FFRF state/church complaints

N.H. House should discontinue prayer

FFRF is urging the New Hampshire House of Representatives to end its tradition of starting sessions with a prayer.

On Feb. 4, Peter Chamberland, pastor of Granite State Baptist Church in Concord, prayed, “Lord, through every situation, that You would protect our children through the great drug crisis that goes across our state, both those that are born and the unborn, that You would watch over them.”

However, when the prayer was published in the House Journal, the portion of the prayer dealing with abortion was redacted. House Clerk Paul Smith stated that prayers were not supposed to be political and that prayers printed in the House Journal were edited for such content. But New Hampshire law requires clerks of the House of Representatives to “keep a true and fair record of all proceedings.”

Even nonsectarian prayer excludes the 23 percent of Americans who identify as nonreligious, FFRF emphasizes. The exclusion is compounded when a majority of prayers are sectarian (to Jesus) or a majority of the officiants are of one religion (Christianity). Such prayer creates acrimony, turns believers into political insiders and minorities into political outsiders in their own community, and confers unconstitutional governmental preference not just for Christianity over other faiths, but also for religion over nonreligion.

FFRF asks that Chamberland’s prayer be published in the House Journal in its entirety. Additionally, the organization urges the House leadership to take this opportunity to discontinue the practice of scheduling prayers to open sessions.

FFRF objects to religious school logo

FFRF is protesting a blatantly religious school district logo in North Carolina.

The logo of Madison County Schools (headquartered in Marshall) contains a triangle with the word “God” at the top and a surrounding square that includes “spiritually” as one of four traits.

Former Superintendent Ronald Wilcox designed the logo more than a decade ago and told the Asheville Citizen-Times in 2014, “It just sums up the culture here and what we believe.” The logo is widely used throughout the district and is prominently featured on the official website. FFRF had earlier written to the school district two years ago about the logo but did not receive a reply.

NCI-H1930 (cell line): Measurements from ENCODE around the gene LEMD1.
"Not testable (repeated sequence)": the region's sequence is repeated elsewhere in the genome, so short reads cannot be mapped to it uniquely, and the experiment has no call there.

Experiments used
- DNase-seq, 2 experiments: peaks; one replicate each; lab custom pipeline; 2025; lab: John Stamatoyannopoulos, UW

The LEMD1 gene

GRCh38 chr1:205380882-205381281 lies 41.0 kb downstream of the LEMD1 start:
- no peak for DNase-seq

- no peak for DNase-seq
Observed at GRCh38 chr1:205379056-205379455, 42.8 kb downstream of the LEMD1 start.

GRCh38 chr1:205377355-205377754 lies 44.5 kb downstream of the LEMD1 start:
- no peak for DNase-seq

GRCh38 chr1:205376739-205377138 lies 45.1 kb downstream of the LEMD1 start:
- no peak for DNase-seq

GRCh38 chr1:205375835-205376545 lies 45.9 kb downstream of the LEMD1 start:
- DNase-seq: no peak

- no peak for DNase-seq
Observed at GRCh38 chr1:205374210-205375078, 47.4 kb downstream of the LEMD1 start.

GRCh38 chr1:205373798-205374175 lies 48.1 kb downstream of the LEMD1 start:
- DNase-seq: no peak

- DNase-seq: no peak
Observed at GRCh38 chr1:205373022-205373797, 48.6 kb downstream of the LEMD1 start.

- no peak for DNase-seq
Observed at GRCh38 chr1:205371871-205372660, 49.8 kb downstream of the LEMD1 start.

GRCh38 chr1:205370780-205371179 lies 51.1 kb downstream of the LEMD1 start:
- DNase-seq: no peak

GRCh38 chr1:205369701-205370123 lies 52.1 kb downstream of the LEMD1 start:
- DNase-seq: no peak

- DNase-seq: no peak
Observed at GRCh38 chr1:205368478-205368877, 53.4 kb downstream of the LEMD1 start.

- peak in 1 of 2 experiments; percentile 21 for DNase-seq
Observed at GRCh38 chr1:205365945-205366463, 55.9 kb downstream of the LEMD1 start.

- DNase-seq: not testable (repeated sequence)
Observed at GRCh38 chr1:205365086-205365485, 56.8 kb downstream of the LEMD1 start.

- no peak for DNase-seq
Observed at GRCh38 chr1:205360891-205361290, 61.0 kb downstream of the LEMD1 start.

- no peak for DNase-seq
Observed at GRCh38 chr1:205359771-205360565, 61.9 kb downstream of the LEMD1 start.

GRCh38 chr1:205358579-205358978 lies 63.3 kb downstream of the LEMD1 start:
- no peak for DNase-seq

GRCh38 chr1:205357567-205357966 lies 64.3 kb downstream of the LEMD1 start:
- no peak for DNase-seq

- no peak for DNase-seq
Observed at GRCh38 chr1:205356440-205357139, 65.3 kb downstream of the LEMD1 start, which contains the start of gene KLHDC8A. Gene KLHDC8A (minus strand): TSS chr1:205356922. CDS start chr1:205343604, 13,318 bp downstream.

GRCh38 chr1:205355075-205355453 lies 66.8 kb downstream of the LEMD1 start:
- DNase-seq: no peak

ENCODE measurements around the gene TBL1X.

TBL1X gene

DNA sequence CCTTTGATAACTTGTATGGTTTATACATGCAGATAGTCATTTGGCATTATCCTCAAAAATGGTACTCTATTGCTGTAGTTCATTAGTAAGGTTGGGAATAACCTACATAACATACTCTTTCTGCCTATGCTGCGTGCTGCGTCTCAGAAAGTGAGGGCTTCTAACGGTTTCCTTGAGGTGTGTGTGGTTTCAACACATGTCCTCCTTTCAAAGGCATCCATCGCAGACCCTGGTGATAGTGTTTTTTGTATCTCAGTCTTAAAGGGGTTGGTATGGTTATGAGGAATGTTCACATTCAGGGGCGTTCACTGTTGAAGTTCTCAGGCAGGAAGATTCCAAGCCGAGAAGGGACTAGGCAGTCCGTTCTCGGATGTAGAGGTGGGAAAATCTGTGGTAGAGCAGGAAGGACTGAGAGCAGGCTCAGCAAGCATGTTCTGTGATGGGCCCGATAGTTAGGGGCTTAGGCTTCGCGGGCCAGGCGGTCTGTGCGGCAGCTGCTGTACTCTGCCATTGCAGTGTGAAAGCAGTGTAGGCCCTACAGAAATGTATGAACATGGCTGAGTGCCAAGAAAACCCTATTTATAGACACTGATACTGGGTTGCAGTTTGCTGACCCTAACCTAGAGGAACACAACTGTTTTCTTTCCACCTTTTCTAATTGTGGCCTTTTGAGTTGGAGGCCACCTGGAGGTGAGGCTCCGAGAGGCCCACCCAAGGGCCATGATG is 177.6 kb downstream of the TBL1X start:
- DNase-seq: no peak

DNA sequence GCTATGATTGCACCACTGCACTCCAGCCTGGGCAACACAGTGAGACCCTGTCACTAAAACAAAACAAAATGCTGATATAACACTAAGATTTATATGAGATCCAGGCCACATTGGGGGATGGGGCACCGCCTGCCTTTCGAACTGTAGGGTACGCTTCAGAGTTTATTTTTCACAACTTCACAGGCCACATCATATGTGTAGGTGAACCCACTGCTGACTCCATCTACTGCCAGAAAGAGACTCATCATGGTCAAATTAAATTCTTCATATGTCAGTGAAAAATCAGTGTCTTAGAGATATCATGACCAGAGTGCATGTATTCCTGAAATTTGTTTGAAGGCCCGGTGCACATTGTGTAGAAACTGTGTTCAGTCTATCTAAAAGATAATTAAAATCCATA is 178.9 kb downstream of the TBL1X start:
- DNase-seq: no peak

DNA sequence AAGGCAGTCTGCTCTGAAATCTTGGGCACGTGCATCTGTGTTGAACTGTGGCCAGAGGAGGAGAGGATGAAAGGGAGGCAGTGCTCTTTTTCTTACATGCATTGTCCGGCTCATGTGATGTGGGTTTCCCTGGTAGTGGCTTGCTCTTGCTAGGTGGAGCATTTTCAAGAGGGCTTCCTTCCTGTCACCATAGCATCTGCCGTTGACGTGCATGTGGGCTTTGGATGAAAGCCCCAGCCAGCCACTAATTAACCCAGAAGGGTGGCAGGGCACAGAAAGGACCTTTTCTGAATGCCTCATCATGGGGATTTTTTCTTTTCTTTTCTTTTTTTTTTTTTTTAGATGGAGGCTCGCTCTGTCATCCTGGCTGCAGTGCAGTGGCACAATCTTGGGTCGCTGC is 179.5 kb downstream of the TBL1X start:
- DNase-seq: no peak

It is no defense that religion is just one element on the logo, FFRF asserts, citing past court rulings on the issue. It warns Madison County Schools that continuing use of the logo poses a serious liability problem for the school system, since earlier this year FFRF won a judgment against the Chino Valley Unified School Board in California in a challenge to its unconstitutional religious practices that resulted in an award of more than $200,000 in costs and attorney fees.

Christian university scholarships decried

FFRF is challenging an Ohio town’s scholarship program for a Christian university.
Grove City is offering its residents scholarships to attend Ohio Christian University’s local campus, at the Grove City Church of the Nazarene, as part of the Grove City Higher Education Investment Program.

The campus is located inside a megachurch and many of the institution’s degrees and courses are heavily infused with Christianity. But even seemingly secular options have a lot of religion in them. Students who pursue a B.S. in nursing are taught to deliver “holistic Christian care,” while students who pursue an associate’s degree in business or human services must take a core of “Bible/Christian worldview classes.”
City-funded scholarships from Grove City for attending Ohio Christian University thus violate both the U.S. and the Ohio Constitutions.

“The Ohio Constitution prohibits compelling taxpayers to fund religious education,” FFRF Legal Fellow Ryan Jayne writes to Grove City Council President Roby Schottke. “And the Establishment Clause of the First Amendment strictly prohibits the government from advancing religion.”

The U.S. Supreme Court has struck down grants to parochial schools when there is a possibility that the funds will be used to advance religion, FFRF informs Grove City. The Supreme Court has also upheld statutes that prohibit public aid to students pursuing degrees in theology. Private universities that offer no truly secular degrees are not entitled to participate in government funds, FFRF asserts.

FFRF wants cross removed from park

FFRF is asking a Texas town to remove a huge cross from a public park.

A large Latin cross is displayed at the entrance to Swenson Park in Spur, Texas. It overlooks the town and can be seen by passersby.

The government’s permanent display of a cross on public land is unconstitutional, FFRF informs the mayor. It unabashedly creates the perception of government endorsement of Christianity and conveys the message to non-Christians, including the 23 percent of Americans who are not religious, that “they are not favored members of the political community,” to quote the U.S. Supreme Court. The cross has an exclusionary effect, making non-Christian and nonbelieving residents of Spur political outsiders.

FFRF is requesting the city of Spur to immediately take steps for the removal of the cross or its relocation to a private site.

This year alone, FFRF has twice gone to court over similar violations. In April, it sued the city of Santa Clara in California to remove a large cross from a public park. And in May, it filed a suit against Pensacola, Fla., to challenge a 25-foot-tall cross in a public park.

Freedom From Religion Foundation